RAPID CITY, SD—NDN Collective announced yesterday that all charges against NDN Collective president and CEO Nick Tilsen have been dismissed by the Pennington County State Attorney’s Office. 

Tilsen’s charges stem from a protest organized during former President Trump’s visit to the Mount Rushmore National Memorial on July 3, 2020. 

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“My case held a mirror up to the so-called legal system, where prosecutors – fueled by white fragility and fear of Indigenous power – wasted years of state resources to intimidate, criminalize, and violate me,” Tilsen said in a statement. “The fact that I’ve gone from facing 17 years in prison to all charges dismissed is not a coincidence or an act of justice – it’s evidence that the charges were bogus from the start. We only won because we had effective tools and a strong network to fight them and did not back down until we had exhausted the system that was built to exhaust us.”

Tilsen was charged with second-degree robbery and grand theft in the alternative, as well as two counts of simple assault against law enforcement officers and three other misdemeanor crimes: standing on a highway with intense to impede-stop traffic, failure to vacate/ordered to leave, and disorderly conduct-unlawful assembly. Tilsen’s felony charges stem from allegedly stealing a shield from a female Air National Guardsman and assaulting her, all felonies in South Dakota. 

Native News Online reported that the July 2020 demonstration led to the arrests of twenty adults and one juvenile by the Pennington County Sheriff’s Office. In March 2021, Pennington County offered to drop charges against all other individuals arrested for the demonstration near Mount Rushmore if Tilsen pled guilty and participated in a prison diversion program. If he completed the program, his charges would also be dropped.  

Pennington County’s diversion program is usually available to people with no or little criminal history. Participants usually must stay out of trouble for a year and complete court-mandated tasks to improve their behavior and life, and the charge and arrest will be expunged from a person’s record.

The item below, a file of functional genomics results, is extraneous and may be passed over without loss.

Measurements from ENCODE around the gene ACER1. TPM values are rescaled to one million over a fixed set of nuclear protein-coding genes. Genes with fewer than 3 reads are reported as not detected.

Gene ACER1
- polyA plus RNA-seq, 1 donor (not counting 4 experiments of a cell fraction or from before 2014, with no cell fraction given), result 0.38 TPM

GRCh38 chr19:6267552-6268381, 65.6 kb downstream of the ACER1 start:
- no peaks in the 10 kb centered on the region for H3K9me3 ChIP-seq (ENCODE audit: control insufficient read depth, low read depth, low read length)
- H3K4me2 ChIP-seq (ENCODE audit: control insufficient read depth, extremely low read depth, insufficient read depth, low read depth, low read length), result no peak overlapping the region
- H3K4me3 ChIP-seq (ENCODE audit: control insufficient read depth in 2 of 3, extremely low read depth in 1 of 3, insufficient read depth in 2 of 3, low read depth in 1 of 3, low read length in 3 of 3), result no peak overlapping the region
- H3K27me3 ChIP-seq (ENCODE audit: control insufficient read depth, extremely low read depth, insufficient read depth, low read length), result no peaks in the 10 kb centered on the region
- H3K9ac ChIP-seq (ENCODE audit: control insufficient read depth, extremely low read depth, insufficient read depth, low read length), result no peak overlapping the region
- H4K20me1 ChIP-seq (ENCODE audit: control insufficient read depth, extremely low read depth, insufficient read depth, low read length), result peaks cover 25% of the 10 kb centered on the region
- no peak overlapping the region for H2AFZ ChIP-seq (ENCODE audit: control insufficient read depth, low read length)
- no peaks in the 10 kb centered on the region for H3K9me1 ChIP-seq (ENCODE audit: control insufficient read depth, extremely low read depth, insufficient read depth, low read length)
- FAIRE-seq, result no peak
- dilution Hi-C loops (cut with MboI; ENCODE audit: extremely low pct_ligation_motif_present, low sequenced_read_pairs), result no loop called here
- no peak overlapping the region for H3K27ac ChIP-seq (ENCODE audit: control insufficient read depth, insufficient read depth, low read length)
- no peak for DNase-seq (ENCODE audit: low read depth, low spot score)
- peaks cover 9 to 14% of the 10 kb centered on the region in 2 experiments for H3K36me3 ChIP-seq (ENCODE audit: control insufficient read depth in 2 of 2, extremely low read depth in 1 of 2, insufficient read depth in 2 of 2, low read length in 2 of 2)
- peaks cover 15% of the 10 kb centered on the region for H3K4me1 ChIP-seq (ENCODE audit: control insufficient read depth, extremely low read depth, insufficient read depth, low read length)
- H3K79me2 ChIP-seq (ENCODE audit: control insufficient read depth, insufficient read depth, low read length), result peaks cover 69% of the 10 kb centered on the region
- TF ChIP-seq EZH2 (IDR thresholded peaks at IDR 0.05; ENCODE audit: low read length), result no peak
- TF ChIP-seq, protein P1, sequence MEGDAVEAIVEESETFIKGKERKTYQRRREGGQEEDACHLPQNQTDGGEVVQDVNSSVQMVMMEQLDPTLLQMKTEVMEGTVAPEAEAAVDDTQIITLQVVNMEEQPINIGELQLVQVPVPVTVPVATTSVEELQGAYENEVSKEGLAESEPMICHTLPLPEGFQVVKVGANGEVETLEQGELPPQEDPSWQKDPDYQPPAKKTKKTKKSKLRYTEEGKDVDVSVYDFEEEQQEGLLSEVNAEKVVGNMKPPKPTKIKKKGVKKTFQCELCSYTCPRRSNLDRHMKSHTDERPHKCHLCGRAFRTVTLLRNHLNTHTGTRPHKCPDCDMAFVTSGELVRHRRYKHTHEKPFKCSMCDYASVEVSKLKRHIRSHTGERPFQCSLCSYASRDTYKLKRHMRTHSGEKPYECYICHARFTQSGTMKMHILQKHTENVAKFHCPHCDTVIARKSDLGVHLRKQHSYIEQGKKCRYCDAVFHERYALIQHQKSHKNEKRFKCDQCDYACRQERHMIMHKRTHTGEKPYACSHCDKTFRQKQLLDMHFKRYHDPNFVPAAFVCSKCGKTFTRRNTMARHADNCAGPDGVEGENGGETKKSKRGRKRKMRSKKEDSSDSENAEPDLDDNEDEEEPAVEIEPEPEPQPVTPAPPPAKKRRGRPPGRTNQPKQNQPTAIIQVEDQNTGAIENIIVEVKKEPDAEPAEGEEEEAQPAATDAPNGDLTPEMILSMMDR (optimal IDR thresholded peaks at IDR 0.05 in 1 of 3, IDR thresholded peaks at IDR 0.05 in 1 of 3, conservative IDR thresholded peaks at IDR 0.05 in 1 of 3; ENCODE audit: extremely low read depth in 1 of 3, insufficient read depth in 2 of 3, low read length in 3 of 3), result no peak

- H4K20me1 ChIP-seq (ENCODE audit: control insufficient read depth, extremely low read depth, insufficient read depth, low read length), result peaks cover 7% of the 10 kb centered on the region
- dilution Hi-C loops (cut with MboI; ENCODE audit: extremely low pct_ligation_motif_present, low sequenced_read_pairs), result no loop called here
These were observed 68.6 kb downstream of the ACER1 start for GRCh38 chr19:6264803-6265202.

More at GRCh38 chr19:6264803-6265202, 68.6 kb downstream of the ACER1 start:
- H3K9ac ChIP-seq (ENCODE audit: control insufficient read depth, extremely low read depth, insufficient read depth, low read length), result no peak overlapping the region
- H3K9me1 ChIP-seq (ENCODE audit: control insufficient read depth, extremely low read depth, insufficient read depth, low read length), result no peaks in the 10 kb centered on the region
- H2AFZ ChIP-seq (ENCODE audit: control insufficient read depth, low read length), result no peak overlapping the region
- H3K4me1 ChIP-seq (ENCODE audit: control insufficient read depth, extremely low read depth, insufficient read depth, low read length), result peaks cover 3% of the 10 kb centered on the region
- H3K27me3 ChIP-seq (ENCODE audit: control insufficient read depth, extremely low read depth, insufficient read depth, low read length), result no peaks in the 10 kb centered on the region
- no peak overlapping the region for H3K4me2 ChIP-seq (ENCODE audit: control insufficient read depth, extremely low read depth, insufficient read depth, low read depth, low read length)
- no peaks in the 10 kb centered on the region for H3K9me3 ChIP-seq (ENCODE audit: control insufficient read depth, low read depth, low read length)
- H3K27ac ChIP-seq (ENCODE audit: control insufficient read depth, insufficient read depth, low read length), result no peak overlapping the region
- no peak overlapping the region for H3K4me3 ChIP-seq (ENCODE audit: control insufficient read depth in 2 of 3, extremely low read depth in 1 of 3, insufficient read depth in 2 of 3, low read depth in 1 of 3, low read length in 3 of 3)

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“The past few years have been incredibly difficult in many ways – but feeling the support of my community and ancestors along the way has been lifegiving,” Tilsen said. “I extend my deepest gratitude to everyone who took action on my behalf, prayed for me in ceremony, and supported my family through the darkest times. This victory belongs to all of you.”

After Pennington County Attorney’s Office announced it offered a diversion program to Tilsen, it made a statement that it intended to prosecute Tilsen. Tilsen has continued to lead NDN Collective throughout the legal battles created and continuously prolonged by the state of South Dakota, says NDN Collective. 

In the past year alone, NDN Collective has opened Rapid City’s first Indigenous-led school, granted $19.4 million to Indigenous people fighting for liberation across Turtle Island, began investing in sustainable housing solutions for Rapid City’s unsheltered community, sent a delegation to the United Nations Climate Change Conference, and filed a federal civil rights lawsuit against the Grand Gateway Hotel for systematic racism in Rapid City. 

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About The Author
Author: Darren ThompsonEmail: This email address is being protected from spambots. You need JavaScript enabled to view it.
Darren Thompson (Lac du Flambeau Ojibwe) is a staff reporter for Native News Online who is based in the Twin Cities of Minnesota. Thompson has reported on political unrest, tribal sovereignty, and Indigenous issues for the Aboriginal Peoples Television Network, Indian Country Today, Native News Online, Powwows.com and Unicorn Riot. He has contributed to the New York Times, the Washington Post, and Voice of America on various Indigenous issues in international conversation. He has a bachelor’s degree in Criminology & Law Studies from Marquette University in Milwaukee, Wisconsin.